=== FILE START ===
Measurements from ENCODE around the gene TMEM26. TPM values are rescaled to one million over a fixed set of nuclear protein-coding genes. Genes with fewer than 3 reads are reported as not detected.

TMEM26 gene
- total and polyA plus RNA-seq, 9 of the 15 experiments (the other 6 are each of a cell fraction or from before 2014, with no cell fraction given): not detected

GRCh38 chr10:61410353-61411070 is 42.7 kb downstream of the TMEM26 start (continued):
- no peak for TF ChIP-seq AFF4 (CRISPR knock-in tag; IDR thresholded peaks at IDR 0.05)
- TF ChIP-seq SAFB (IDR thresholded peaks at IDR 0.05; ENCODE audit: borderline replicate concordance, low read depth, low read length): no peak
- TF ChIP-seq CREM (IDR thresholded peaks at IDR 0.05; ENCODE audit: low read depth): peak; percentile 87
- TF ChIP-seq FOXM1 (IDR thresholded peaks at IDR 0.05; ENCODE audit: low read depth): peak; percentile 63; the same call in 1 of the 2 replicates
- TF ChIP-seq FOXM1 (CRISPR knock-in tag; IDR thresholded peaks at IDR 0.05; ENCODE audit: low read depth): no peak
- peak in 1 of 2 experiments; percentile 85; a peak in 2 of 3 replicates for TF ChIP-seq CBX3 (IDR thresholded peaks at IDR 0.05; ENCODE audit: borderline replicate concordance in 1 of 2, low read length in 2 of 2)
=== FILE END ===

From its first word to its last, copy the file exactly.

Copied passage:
Measurements from ENCODE around the gene TMEM26. TPM values are rescaled to one million over a fixed set of nuclear protein-coding genes. Genes with fewer than 3 reads are reported as not detected.

TMEM26 gene
- total and polyA plus RNA-seq, 9 of the 15 experiments (the other 6 are each of a cell fraction or from before 2014, with no cell fraction given): not detected

GRCh38 chr10:61410353-61411070 is 42.7 kb downstream of the TMEM26 start (continued):
- no peak for TF ChIP-seq AFF4 (CRISPR knock-in tag; IDR thresholded peaks at IDR 0.05)
- TF ChIP-seq SAFB (IDR thresholded peaks at IDR 0.05; ENCODE audit: borderline replicate concordance, low read depth, low read length): no peak
- TF ChIP-seq CREM (IDR thresholded peaks at IDR 0.05; ENCODE audit: low read depth): peak; percentile 87
- TF ChIP-seq FOXM1 (IDR thresholded peaks at IDR 0.05; ENCODE audit: low read depth): peak; percentile 63; the same call in 1 of the 2 replicates
- TF ChIP-seq FOXM1 (CRISPR knock-in tag; IDR thresholded peaks at IDR 0.05; ENCODE audit: low read depth): no peak
- peak in 1 of 2 experiments; percentile 85; a peak in 2 of 3 replicates for TF ChIP-seq CBX3 (IDR thresholded peaks at IDR 0.05; ENCODE audit: borderline replicate concordance in 1 of 2, low read length in 2 of 2)